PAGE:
bachelor's degree is the most commonly awarded undergraduate degree and
is required of students who seek to enter graduate-level research
programs and study for higher degrees. Most bachelor's degree programs
are designed to require 4 academic years of full-time study. However,
there are exceptions to this rule. For example, bachelor's degrees in
architecture (B.Arch.) and some engineering specialties require at least
5 years of full-time study. As with the
associate degree, some students at the bachelor's degree level are
also enrolled part-time. The time taken to complete a bachelor's degree
program is thus often longer than 4 years, with 5.5 years being the
current average. The range may be due to additional credits
mandated by some engineering programs, or also due in part to the large number of part-time adult learners.
The Career Cornerstone Center provides extensive career path and planning
information for fields in science,
medicine. Select a section to
find out more about bachelor's programs in each area.
the nature of the major concentration generally determines the specific
title of the bachelor's degree to be earned, degree titles can be
confusing. Selection of the degree name is done by the institution
through its academic policies. Majors in the humanities, social
sciences, philosophy, religious studies, and interdisciplinary or
cultural area studies frequently receive a Bachelor of Arts (B.A. or A.B.).
Programs in mathematics, the physical sciences, engineering, and some
professional fields may receive a B.A., although most receive a Bachelor
of Science (B.S. or S.B.), or a degree with the specific name of the
subject studied (such as business administration--B.B.A., education--B.Ed.,
or nursing--B.S.N., etc.).
the most recent U.S. Department of Education data,
between academic years 2003Ė04 and 2013Ė14, the total number of
postsecondary degrees awarded increased at all degree levels:
associate's degrees by 51 percent (from 665,000 to 1.0 million),
bachelor's degrees by 34 percent (from 1.4 million to 1.9 million),
master's degrees by 34 percent (from 564,000 to 754,000), and doctor's
degrees by 41 percent (from 126,000 to 178,000).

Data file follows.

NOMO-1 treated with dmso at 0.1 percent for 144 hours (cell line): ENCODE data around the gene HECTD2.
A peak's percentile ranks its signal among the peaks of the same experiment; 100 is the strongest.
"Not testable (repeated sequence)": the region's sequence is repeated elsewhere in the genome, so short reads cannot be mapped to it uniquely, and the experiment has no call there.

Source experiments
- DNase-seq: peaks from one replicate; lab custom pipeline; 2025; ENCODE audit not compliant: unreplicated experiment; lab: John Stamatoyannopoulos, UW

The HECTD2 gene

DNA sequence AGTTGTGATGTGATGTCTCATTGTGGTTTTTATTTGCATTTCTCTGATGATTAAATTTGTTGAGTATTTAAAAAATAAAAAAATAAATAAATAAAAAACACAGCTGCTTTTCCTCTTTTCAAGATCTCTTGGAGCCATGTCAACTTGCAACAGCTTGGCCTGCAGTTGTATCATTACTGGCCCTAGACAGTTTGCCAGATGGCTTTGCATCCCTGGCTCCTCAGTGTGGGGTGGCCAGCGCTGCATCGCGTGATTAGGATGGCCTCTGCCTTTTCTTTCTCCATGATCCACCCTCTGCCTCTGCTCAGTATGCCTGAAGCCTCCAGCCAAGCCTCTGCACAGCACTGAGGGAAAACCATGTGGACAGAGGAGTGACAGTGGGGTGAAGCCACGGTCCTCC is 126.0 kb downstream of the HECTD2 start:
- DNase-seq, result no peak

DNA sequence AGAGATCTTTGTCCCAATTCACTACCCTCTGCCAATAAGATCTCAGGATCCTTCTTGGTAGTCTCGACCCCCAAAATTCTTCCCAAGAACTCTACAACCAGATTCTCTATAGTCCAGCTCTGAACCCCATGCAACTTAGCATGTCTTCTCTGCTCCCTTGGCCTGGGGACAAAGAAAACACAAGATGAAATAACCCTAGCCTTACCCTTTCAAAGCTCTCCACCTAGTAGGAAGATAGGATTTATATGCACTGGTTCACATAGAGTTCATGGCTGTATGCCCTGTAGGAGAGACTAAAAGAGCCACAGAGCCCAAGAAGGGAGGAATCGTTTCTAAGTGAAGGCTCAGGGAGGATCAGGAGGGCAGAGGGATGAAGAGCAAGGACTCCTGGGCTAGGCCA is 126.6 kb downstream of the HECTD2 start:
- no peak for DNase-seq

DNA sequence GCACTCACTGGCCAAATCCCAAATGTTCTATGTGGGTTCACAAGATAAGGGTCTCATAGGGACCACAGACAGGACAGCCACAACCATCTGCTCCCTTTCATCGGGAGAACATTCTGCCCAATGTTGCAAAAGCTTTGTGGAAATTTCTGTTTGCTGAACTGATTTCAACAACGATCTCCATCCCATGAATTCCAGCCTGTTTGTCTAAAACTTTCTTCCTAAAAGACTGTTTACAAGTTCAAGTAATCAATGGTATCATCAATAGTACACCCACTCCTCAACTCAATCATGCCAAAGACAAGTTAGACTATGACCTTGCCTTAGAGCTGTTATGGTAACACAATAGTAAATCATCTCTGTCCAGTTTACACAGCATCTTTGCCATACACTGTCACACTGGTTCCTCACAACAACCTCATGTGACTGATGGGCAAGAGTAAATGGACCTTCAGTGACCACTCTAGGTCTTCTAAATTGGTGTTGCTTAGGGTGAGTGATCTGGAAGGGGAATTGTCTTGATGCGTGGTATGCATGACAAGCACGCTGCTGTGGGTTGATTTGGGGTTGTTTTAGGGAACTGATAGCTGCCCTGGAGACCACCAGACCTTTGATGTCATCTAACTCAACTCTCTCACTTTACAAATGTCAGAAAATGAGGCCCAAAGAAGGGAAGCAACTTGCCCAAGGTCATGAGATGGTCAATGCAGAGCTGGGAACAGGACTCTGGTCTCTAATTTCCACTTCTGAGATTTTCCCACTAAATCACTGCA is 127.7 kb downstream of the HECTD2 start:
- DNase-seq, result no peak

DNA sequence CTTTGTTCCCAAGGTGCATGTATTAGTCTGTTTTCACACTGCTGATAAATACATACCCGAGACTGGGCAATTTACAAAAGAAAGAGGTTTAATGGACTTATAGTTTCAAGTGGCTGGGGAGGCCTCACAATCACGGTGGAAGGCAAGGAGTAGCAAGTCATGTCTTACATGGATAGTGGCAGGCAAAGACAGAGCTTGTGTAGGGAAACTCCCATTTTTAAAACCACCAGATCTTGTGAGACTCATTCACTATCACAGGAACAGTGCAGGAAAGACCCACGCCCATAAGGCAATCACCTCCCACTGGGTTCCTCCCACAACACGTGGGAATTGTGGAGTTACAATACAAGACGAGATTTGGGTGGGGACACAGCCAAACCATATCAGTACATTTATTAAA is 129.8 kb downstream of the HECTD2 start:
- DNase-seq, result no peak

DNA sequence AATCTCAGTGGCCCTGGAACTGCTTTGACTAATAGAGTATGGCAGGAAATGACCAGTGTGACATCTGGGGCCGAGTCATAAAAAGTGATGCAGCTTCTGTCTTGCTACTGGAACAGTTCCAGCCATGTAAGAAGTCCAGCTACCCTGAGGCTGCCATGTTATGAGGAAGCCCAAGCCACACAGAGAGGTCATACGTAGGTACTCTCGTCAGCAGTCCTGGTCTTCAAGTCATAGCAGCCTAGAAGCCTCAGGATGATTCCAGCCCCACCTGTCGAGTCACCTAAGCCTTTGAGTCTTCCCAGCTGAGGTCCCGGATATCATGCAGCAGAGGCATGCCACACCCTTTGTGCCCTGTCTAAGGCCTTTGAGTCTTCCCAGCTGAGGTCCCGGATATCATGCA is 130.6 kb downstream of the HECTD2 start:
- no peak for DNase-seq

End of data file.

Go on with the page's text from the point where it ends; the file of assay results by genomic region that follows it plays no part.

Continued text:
According to the U.S. Census Bureau, as of 2016, more than one-third of
the adult population in the United States has a bachelorís degree or
higher marking the first time in decades of data. Other highlights from
"Educational Attainment in the United States: 2016" include:
Asian and non-Hispanic white populations were more likely to hold a
bachelorís degree or higher, 55.9 percent and 37.3 percent,
respectively, when compared with the black population at 23.3 percent
and the Hispanic population at 16.4 percent in 2016.
the U.S. population 25 years and older, 89.1 percent had completed high
school (or equivalent) or more education in 2016. A decade earlier, in
2006, 85.5 percent had completed high school or more education.
2016, average earnings for males age 25 and older whose highest
educational attainment was high school were $41,942. By comparison,
average earnings among females in this category in 2016 were $26,832.
2016, average earnings for males age 25 and older with a bachelorís
degree were $79,927. By comparison, average earnings for females in
this category in 2016 were $50,856.
degree attainment varied by citizenship and nativity. The native born
were more likely than the foreign-born to have a bachelorís degree or
higher (33.6 percent vs 32.4 percent). Among the foreign-born, 38.4
percent of naturalized citizens had a bachelorís degree or higher,
compared with 26.5 percent of noncitizens:
government-approved organizations evaluate and
accredit schools. The
approval of these organizations signals that a school meets basic
academic and financial standards. There are seven accrediting
organizations approved by the U.S. Department of Education, one for each
of seven regions.
Beyond broad school
accreditation, specific programs are also accredited.
Professional and industry associations or organizations -- such as ABET
for the engineering and computer science fields -- also accredit
programs that train professionals for specific occupations.
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